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The combined 1.9 trillion dollar fashion and beauty industries reinforce skewed standards of beauty through advertising the unrealistic ideal of extremely skinny bodies, flawless skin, long legs and “perfect” features. It has become easy to forget that this is not how the models actually look and, as a result, body image insecurities, low self-acceptance and eating disorders have become global issues. According to the National Eating Disorder Association, 20 million women and 10 million men in America will have some type of eating disorder, such as anorexia nervosa or bulimia nervosa, at some point in their lives. The South Carolina Department of Mental Health estimates that 8 million Americans (7 million women and 1 million men) have an eating disorder today.

This issue is widespread in France, the proclaimed fashion capital of the world, where an estimated 600,000 people have anorexia nervosa or other eating disorders. Recently, though, the country has issued a mandate that addresses the issue: As of Sunday, Oct. 1, print and online images digitally altered to make models appear thinner must bear a label to indicate that they have been photoshopped; photos that lack this label can be hit with fines of up to 37,500 Euros, which is roughly 44,000 USD. This follows a measure that France established in May which requires fashion models to have a doctor’s note indicating they are at a healthy body mass index (BMI).

This new law is definitely a start in ameliorating the body image issues caused by the fashion industry, but it is still only a small (albeit admirable) step that won’t erase the larger problems of body image and eating disorders. While there are a range of factors that contribute to eating disorders, unrealistic portrayals of beauty in the fashion and advertising industries play a large role for some people, especially those who compare themselves to fashion models that are falsely advertised to them.

For instance, in a 2009 Ralph Lauren Magazine ad, model Filippa Hamilton was digitally retouched to the point where her head was larger than her waist. However, when viewing pictures of Hamilton on the runway, she was a size 8, compared to the size 0 the fashion brand had digitally altered her to be. Hamilton was fired by the company because, in her words, she “was overweight and (she) couldn’t fit in their clothes anymore.” This is exemplative of the repercussions that advertising a fabricated beauty standard has.

Many people will point to fashion ads such as Ralph Lauren’s and say that it’s common sense to know they are fake. While this is true, being aware of digital retouching proves to be insignificant compared to the influence the finished product has. According to the National Association of Anorexia Nervosa and Associated Disorders, nearly 70 percent of girls in grades five through 12 said magazines influence their ideals of a perfect body. And while France has certainly taken the right step toward promoting healthier self-perception with its new law, this is not to say that the law will have a tremendous impact on eating disorders. Unhealthy ideas about body image will continue to persist, with or without a label.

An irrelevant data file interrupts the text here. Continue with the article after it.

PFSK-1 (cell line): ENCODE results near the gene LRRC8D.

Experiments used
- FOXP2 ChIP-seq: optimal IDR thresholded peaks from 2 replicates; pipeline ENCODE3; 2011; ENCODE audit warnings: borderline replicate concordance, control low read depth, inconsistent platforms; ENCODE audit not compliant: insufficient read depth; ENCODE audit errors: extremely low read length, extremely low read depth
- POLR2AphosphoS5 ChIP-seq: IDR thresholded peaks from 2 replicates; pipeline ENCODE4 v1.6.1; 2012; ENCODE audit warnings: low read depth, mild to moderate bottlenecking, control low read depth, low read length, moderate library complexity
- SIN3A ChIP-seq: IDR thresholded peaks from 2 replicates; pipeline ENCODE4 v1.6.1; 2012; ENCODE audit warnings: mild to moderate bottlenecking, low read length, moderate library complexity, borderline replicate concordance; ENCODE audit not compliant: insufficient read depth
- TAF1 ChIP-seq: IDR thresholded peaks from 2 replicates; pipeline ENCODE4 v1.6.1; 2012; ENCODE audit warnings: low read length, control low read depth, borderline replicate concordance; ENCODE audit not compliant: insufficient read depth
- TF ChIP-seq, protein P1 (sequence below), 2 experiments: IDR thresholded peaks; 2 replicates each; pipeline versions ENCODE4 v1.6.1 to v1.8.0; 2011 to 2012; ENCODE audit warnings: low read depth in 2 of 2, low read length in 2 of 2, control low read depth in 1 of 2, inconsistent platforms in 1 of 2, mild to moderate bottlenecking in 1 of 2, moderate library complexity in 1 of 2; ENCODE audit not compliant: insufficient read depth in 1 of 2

Even so, France’s law, which follows a similar law passed in 2012 in Israel, is a progressive step that demonstrates how beauty standards in the US, particularly for fashion models, are outdated. In recent years, the propagation of unrealistic beauty standards has been challenged, particularly by body positivity movements and the appearance of fuller-figured models at fashion shows. Still, these models are seen as a niche, almost gimmicky representation, a unique spectacle, instead of a more realistic representation of women, whereas excessively skinny models (often only made to appear that skinny via Photoshop) are still seen as the norm.

There is still room for debate on the efficacy of these labels. One might argue that, because it’s widely known that photos of models are retouched, these labels will ultimately do little to dissuade public perception. There are also ways of getting around these restrictions, such as by finding models who fit their body ideals and don’t need to be photoshopped. However, a constant reminder that retouched photos do not accurately represent a model’s appearance still serves to disrupt the idea that people ought to look like these altered images. Ideally, companies may drop their dependence on retouching photos altogether, such as how Getty Images recently has, and focus on providing realistic depictions of models.

Still, this issue remains bigger than France, and falls on the decades of widespread influence that the beauty and fashion industries have had in shaping our world view. The steps the country is taking are admirable, but it is on other fashion giants to follow suit and quit promoting a beauty standard that is highly unrealistic. Until then, while ads in France will now be met with a pause, the problem of eating disorders fueled by false advertising will continue to require more attention than a label can provide.


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